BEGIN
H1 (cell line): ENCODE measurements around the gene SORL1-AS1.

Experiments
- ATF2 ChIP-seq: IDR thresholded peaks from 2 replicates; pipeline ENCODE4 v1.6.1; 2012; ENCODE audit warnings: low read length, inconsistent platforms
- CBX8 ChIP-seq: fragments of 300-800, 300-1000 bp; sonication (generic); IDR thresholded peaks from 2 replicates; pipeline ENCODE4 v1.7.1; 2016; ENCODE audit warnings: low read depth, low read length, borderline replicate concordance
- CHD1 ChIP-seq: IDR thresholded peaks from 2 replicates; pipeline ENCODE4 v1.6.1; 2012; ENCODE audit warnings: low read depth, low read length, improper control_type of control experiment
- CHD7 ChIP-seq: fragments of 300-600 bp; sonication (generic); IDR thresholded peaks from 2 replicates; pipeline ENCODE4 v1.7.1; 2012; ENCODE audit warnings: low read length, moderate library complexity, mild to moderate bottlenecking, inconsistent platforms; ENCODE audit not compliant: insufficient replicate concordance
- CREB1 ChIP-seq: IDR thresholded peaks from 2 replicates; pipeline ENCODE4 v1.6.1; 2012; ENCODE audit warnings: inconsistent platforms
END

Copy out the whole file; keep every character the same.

H1 (cell line): ENCODE measurements around the gene SORL1-AS1.

Experiments
- ATF2 ChIP-seq: IDR thresholded peaks from 2 replicates; pipeline ENCODE4 v1.6.1; 2012; ENCODE audit warnings: low read length, inconsistent platforms
- CBX8 ChIP-seq: fragments of 300-800, 300-1000 bp; sonication (generic); IDR thresholded peaks from 2 replicates; pipeline ENCODE4 v1.7.1; 2016; ENCODE audit warnings: low read depth, low read length, borderline replicate concordance
- CHD1 ChIP-seq: IDR thresholded peaks from 2 replicates; pipeline ENCODE4 v1.6.1; 2012; ENCODE audit warnings: low read depth, low read length, improper control_type of control experiment
- CHD7 ChIP-seq: fragments of 300-600 bp; sonication (generic); IDR thresholded peaks from 2 replicates; pipeline ENCODE4 v1.7.1; 2012; ENCODE audit warnings: low read length, moderate library complexity, mild to moderate bottlenecking, inconsistent platforms; ENCODE audit not compliant: insufficient replicate concordance
- CREB1 ChIP-seq: IDR thresholded peaks from 2 replicates; pipeline ENCODE4 v1.6.1; 2012; ENCODE audit warnings: inconsistent platforms